The Candler County Hospital Authority approved the purchase of a new Hitachi CT Scanner and MRI machine at the August board meeting.
Kelly Morris, radiology manager, presented the bids with the explanations that both of the hospital’s current imaging machines are outdated, break down constantly and have no service contracts. Additionally, parts are hard to find and required software upgrades cannot be done.
Morris went on to say, “We are having to wait 30 minutes between CTs because (the machine) gets too hot. We also have patients that are too big and we can’t accommodate them.
“In June, we sent out 25 patients because of claustrophobia or (they were) too large for our scanner. We need something more efficient and faster that can provide for all of our patients, not just a few of them.”
The lease/purchase payment for the CT Scanner is $11,200 a month for 84 months, including all contracted maintenance, totaling $941,000. That price comes in comparable to other bids of about $1 million for refurbished equipment that is between five and 13 years old.
The cost of the MRI is $1.6 million with an 84- month lease with payments of $18,760.
Hospital Chief of Staff Dr. Chip Cowart agreed with Morris about the need for a new CT scanner, saying, “If you’re going to have an ER, you have to have a CT scan. The second thing you need in ER is ultrasound. You’ve got to have a dependable ultrasound to provide the images you need. The third piece of equipment you better have that does a good job is mammograms. Those are the things (to have) if you want to make a difference in your community … but ...”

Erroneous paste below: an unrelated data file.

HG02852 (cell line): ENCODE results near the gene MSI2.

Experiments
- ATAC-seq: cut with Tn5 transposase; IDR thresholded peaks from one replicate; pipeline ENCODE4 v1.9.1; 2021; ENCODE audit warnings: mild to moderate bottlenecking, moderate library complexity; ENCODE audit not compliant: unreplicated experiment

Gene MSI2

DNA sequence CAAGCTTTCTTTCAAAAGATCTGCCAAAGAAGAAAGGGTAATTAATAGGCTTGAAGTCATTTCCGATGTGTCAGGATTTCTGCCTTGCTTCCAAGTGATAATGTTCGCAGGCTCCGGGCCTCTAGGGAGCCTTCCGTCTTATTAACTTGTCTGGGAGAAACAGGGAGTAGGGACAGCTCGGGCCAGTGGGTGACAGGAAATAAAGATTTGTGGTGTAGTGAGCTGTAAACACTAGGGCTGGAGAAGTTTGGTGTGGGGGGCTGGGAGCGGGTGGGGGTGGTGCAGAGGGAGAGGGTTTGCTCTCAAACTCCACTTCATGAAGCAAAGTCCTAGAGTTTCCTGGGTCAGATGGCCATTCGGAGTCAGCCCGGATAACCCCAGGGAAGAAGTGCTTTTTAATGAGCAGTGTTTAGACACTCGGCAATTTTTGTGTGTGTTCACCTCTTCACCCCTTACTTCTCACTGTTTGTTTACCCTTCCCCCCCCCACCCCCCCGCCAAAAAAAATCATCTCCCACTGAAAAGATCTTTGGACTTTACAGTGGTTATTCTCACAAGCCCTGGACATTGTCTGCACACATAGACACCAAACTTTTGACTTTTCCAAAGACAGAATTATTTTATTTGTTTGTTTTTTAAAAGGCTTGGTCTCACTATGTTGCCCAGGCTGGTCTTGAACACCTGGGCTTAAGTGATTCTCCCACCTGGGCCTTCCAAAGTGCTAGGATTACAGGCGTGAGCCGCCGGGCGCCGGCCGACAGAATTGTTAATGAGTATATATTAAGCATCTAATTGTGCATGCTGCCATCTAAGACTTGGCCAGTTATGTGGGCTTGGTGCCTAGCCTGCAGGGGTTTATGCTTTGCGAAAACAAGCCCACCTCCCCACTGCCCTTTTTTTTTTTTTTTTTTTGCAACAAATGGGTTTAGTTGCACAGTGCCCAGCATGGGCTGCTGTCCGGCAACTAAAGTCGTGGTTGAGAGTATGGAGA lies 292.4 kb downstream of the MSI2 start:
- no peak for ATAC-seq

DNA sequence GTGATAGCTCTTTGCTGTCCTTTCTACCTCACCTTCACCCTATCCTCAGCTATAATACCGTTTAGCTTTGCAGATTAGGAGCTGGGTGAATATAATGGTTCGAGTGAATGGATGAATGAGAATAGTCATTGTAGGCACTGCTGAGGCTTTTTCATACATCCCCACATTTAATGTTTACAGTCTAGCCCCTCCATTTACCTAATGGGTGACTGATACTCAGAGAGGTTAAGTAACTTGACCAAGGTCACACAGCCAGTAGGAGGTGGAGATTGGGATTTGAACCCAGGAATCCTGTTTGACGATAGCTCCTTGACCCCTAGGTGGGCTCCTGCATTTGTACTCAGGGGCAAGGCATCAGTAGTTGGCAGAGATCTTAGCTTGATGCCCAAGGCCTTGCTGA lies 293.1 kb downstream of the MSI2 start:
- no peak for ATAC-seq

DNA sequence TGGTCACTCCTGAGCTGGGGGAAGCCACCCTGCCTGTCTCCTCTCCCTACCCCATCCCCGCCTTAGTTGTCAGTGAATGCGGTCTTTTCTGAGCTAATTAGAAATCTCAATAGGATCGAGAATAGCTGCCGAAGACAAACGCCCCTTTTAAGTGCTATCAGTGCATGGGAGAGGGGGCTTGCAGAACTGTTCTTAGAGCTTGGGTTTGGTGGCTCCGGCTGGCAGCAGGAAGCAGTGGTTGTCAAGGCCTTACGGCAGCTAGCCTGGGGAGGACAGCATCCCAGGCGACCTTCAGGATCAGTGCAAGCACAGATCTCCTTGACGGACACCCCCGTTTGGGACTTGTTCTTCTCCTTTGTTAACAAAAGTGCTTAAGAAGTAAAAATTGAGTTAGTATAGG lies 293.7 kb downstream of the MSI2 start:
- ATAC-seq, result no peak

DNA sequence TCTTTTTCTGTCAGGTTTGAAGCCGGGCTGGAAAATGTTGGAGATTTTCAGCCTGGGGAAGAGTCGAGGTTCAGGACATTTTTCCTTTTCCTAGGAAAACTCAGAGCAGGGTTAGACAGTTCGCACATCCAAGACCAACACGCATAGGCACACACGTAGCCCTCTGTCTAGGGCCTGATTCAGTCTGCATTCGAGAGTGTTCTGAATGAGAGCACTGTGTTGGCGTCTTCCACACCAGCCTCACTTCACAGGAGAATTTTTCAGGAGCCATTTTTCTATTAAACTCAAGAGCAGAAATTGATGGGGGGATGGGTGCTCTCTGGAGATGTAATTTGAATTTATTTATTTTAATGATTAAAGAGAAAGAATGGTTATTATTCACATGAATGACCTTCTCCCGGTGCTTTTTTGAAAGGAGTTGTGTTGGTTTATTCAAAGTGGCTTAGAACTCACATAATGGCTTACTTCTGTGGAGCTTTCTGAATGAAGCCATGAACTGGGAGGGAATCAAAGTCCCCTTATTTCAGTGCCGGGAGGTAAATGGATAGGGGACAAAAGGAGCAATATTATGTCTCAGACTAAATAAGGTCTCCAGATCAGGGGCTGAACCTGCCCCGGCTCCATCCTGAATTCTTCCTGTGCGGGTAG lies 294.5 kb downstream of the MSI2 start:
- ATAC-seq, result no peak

He warned the Authority about the purchase of the MRI, saying, “I would think long and hard about getting an MRI, and I’ll tell you why. If you have an MRI, that’s a wonderful thing. But you better have the volume, rather than ‘if you build it they will come’ because I don’t necessarily agree with that.
“The reason I don’t agree with that is the person that’s going to order an MRI is a specialist. The approval from a general care doctor gets denied a lot quicker.” Dr. Cowart explained that MRIs ordered by specialists tend to be approved by insurance more often than those ordered by general doctors.
“You have more limitations on MRIs with the long-term approval process,” he said. “If the CT goes down, you’ll lose money ... the MRI, that’s one of the things you’ll have to look at harder.”
The hospital anticipates a 30 percent growth in CT scans and the ability to do about 50 percent more MRIs with the new equipment.
“This will put us with the same scanners as Candler/St. Joe. This tells you about the level of technology we’ll be bringing to Metter,” commented Hospital CEO Michael Purvis.
Purvis also pointed out that the purchase could fall under COVID-19 stimulus funding to help offset the local cost.
Authority member Pam Smith said, “I just think if we are going to grow, we want everything to bring in new physicians, to have it here if we need it. Obviously we have some need for (the equipment) now and hopefully we can build on it.
“I think if we keep having negative thoughts about what happened in the past, we’re going to stand still forever. We cannot market this hospital with ten years ago thoughts. Unfortunately, the board got stung (in the past) ... with refurbished equipment and it’s time for our community to have something new.”
The purchases were voted on separately, and both recommendations passed, with Rocker Hartley voting against the purchase of the MRI.